Rocko, Heffer, Filburt, and Spunky blasted off into space 20 years ago. They’ll return to earth for a TV movie on Nickelodeon sometime in 2018, and the network announced they will be voiced by the original cast.
The official title of the movie is Rocko’s Modern Life: Static Cling. Nickelodeon sent us the official cast release:
Carlos Alazraqui (The Fairly OddParents) as Rocko, Spunky, and Leon; Tom Kenny (SpongeBob SquarePants) as Heffer Wolfe, Chuck, and Really Really Big Man; Mr. Lawrence (SpongeBob SquarePants) as Filburt Turtle and Maitre D’; Charlie Adler (Blaze and the Monster Machines) as Ed Bighead, Bev Bighead, Mr. Dupette, Grandpa Wolfe, and Mrs. Fathead; Linda Wallem (Nurse Jackie, executive producer) as Aunt Gretchen and Dr. Hutchinson; Jill Talley (SpongeBob SquarePants) as Nosey and Joe Murray as Ralph. Additionally, Steve Little (Adventure Time) joins the cast as Cowboy and Cosmo Segurson (Rocko’s Modern Life: Static Cling, director) as Pillow Salesman.
In Static Cling, the gang returns to Earth after they jetted off in the series finale in 1996. They’ve been lost space ever since, and upon returning, Rocko struggles to adjust to modern life. Nothing ever changes, really. While Rocko has a hard time, and thinks nostalgia is the key to fixing the problem, Heffer and Filburt embrace new technology, social media, and “the endless diversity of food trucks.”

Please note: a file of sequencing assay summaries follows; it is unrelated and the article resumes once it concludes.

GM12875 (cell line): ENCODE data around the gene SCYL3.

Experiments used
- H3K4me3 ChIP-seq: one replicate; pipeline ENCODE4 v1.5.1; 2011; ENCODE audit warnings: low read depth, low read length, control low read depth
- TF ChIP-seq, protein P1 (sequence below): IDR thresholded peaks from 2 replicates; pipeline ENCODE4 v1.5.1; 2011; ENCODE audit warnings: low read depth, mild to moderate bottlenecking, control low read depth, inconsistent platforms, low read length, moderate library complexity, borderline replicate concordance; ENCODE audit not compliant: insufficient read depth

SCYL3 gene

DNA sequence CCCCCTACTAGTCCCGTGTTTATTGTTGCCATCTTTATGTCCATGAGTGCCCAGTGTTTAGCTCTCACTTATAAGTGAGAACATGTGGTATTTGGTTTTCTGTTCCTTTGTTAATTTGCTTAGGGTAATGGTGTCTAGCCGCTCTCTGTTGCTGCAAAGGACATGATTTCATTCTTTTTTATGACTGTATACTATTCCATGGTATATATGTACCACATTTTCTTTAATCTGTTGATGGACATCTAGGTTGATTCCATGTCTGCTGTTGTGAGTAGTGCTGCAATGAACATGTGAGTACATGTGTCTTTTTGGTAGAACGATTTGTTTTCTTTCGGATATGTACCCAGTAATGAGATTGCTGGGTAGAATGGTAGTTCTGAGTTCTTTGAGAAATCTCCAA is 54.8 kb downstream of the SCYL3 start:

Joe Murray, the series creator, wrote and executive produced the special. We spoke with Murray about how Rocko would be updated two decades later.
“When we approached the production, we did all the backgrounds the same way, hand painted,” Murray said. “We pulled recurring characters from the old series. It’s pretty close to what it was. It’s the ‘90s show being brought back in 2018. How modern life is now and how the characters would have evolved.”
He went into a little more detail on the movie’s plot:
“Rocko is still used to VHS players and he suddenly comes into the 21st century and it’s all new to him. It’s fun to see someone experiencing all this new technology. Filburt and Heffer embrace it and Rocko is adverse to change. That’s really how the story evolves. It’s all about change.”
Instead of bringing Rocko back in a series of shorts, Murray opted to take Nickelodeon up on a longform project offer.
“It didn’t seem like such a stretch because we were used to telling three act stories,” he said. “We just expanded it. I came up with the story that was really relevant to what is going on now. There’s a twist in there will be a surprise when it comes out. There wasn’t really anything they had discussed with me as far as what they wanted to do. The wanted to know if I wanted to refresh the series and the characters. I actually wanted it to be as close to the original as possible.”